The Best Boutiques in Toronto for All Your Shopping Needs

Whether you’re looking for unique books or high-end apparel, you’ll be able to find a favorite souvenir in one of these locally owned shops.

Queen Street West is a trendy area that preserves a long stretch of ornate 19th century buildings with interesting shops.

Queen Street West is a trendy area that preserves a long stretch of ornate 19th century buildings and includes several interesting shops.

Photo by Spiroview Inc/Shutterstock

It’s easy to shop local, sustainable, and ethical in Toronto, thanks to a surplus of independent retailers. They’re stylish and smart, and many of them are run by people who design their own goods and produce them nearby.

If there’s a theme to these clothing and houseware designs, it’s modern Canadiana, espousing a pride in the people and places that give the Great White North its distinct outlook (think non-kitsch nature motifs or a winter parka imagined in vegan materials). Ready to explore? Here are 10 independent boutiques to visit in Toronto.

Birds of North America

Birds of North America storefront

Pick up new—and quality pre-owned—pieces at Birds of North America.

Courtesy of Birds of North America

Founded in Victoria, made in Montreal, and based in Toronto, Hayley Gibson’s sustainable, vegan clothing line, Birds of North America, is as Canadian as you can get without wearing a maple leaf. Items with bold patterns reflect the label’s roots, like a baby-doll dress printed with loons, Canada’s unofficial national bird, or a fresh cotton blouse in a blue “ice storm” motif. At its Queen Street West boutique, the company’s “ReNests” program sells preowned Birds styles from previous seasons, making its pieces truly sustainable.

Coal Miner’s Daughter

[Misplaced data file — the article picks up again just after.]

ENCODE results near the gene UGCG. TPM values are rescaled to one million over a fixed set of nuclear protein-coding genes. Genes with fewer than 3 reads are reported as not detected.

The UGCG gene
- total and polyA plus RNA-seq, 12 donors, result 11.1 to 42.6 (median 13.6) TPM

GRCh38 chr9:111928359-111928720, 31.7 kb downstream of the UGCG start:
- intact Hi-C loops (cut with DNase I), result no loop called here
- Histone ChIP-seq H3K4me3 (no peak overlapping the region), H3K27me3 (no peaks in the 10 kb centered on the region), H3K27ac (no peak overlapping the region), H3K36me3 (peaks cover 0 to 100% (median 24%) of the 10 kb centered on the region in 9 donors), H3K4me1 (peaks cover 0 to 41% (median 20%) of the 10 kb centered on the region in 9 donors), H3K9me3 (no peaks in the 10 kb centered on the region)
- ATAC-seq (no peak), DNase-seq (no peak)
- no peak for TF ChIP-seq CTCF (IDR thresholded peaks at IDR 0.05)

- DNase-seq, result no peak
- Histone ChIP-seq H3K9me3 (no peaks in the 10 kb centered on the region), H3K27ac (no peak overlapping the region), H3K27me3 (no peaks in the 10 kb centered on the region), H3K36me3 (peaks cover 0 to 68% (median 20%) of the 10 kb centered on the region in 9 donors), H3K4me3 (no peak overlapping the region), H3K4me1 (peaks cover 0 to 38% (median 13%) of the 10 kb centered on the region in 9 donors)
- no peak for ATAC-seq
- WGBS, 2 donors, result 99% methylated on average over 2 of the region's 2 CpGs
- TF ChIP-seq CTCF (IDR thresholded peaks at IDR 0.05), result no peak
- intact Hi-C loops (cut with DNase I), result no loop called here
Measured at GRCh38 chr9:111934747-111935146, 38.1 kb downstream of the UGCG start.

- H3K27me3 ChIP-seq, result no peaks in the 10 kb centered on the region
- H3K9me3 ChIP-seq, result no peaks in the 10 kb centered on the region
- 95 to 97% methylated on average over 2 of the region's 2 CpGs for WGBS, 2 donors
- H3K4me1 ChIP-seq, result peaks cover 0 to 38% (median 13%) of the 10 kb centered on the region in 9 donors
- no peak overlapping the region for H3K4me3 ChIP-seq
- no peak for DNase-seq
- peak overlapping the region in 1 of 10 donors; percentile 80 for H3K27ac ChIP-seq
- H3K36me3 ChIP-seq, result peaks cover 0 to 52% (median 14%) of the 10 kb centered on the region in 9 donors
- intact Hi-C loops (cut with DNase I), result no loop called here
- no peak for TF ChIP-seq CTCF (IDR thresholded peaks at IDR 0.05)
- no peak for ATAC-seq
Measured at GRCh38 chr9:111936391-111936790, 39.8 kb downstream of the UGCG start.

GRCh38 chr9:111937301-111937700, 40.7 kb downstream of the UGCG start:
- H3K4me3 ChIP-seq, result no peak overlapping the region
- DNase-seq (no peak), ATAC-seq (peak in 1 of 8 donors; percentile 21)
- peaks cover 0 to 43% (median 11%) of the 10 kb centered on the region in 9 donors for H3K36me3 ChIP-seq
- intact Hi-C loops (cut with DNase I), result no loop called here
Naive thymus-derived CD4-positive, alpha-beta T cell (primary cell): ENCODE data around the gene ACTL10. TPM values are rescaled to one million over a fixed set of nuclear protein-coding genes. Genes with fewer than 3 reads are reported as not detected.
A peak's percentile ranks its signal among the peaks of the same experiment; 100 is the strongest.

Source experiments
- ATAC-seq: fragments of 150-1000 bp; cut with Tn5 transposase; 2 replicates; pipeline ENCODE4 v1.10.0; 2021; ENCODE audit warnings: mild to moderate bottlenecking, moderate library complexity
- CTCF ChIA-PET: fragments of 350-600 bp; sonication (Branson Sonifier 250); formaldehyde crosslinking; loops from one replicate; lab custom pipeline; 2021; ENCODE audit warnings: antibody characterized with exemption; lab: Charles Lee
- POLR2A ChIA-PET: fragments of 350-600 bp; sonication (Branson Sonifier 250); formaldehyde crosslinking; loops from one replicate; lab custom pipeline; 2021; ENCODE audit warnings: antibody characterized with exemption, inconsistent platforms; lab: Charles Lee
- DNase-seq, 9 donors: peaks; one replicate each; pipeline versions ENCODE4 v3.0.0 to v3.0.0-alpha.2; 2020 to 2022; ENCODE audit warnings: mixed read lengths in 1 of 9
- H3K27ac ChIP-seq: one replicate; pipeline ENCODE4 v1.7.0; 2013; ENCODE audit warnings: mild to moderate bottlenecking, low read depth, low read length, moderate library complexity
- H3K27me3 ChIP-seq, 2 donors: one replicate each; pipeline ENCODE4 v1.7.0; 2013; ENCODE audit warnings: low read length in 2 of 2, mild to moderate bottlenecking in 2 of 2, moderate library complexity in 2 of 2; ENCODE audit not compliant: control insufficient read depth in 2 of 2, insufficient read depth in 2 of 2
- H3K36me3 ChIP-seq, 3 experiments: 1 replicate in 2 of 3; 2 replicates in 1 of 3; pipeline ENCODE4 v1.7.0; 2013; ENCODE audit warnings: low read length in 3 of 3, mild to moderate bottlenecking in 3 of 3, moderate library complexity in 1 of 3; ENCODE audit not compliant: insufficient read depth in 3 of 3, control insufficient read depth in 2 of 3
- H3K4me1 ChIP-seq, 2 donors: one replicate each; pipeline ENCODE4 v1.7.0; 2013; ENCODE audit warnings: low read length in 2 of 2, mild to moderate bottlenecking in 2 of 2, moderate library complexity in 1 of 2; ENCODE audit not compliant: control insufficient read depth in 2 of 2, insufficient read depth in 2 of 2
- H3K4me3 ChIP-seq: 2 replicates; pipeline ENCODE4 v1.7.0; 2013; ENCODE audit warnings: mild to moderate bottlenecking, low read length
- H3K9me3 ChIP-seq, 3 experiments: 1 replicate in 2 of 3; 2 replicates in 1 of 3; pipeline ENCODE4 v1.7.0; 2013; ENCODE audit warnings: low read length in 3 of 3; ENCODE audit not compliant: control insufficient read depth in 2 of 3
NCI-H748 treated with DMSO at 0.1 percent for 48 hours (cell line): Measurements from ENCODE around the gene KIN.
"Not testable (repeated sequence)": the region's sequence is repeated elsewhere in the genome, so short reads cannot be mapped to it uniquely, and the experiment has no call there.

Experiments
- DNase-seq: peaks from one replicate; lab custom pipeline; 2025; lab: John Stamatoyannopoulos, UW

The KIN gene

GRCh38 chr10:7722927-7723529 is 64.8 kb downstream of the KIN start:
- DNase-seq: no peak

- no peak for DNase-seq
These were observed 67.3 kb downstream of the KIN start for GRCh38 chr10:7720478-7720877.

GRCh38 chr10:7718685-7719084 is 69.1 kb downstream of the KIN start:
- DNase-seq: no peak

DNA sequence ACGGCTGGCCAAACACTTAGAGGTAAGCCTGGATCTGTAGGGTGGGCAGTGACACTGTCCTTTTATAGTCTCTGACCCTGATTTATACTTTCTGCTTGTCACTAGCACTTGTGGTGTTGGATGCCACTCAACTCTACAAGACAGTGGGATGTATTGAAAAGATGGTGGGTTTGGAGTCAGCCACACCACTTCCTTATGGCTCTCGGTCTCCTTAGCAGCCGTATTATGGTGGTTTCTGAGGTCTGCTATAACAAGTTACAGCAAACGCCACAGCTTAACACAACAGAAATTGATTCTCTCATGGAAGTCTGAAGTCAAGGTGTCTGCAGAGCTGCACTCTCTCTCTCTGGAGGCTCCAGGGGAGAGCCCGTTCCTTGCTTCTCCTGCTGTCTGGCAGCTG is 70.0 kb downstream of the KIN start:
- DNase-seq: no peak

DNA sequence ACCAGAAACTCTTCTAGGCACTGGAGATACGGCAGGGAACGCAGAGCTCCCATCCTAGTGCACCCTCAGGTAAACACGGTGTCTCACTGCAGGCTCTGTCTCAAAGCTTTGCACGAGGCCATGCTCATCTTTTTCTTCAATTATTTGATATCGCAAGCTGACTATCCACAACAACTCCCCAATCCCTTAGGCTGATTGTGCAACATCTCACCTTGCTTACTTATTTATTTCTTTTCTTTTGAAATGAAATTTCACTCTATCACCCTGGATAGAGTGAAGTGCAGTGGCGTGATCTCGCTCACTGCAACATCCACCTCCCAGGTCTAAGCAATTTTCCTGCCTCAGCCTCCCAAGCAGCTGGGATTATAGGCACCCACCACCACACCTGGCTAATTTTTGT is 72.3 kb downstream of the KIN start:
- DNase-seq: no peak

Forget Loretta Lynn—Coal Miner’s Daughter is named after co-owner Krysten Caddy’s great-grandma Rosilla, a 1930s Toronto garment worker. Her memory inspired Caddy and partner Janine Haller to launch a boutique celebrating Canadian creators, with their first store opening in 2009 on Queen Street West. Today, four locations offer homegrown brands like Toronto’s Pink Martini, Haller, and Amanda Moss. Carefully chosen lines from further-flung locales include Denmark’s Atelier Reve and Barcelona’s Mus Bombon.


Interior of Encircles shop in Toronto

Encircled’s clothes are built to last.

Courtesy of Encircled

Kristi Soomer’s minimalist Junction Triangle boutique, Encircled, displays its ultra-versatile “workleisure” clothes manufactured within an hour’s bike ride of its offices. But this is not your typical activewear: Encircled offers sharp separates, from jackets to joggers to jumpsuits, with multiple styling options for maximum versatility. Using exceptional fabrics like modal and merino wool, her pieces promise longtime wear.

Ethel 20th Century Living

Shauntelle LeBlanc’s east-end emporium is a riot of midcentury-modern kitchenware, art, furniture, fabrics, and toys. If you can’t fit a fabulous 1950s boomerang coffee table or a reupholstered Adrian Pearsall Kroehler sofa in your suitcase, you’ll still find one-of-a-kind souvenirs like an art deco ceramic cat sculpture, vintage Chinese porcelain figurine wall plaques, or a 1976 Montreal Olympics tray at Ethel 20th Century Living.

Logan & Finley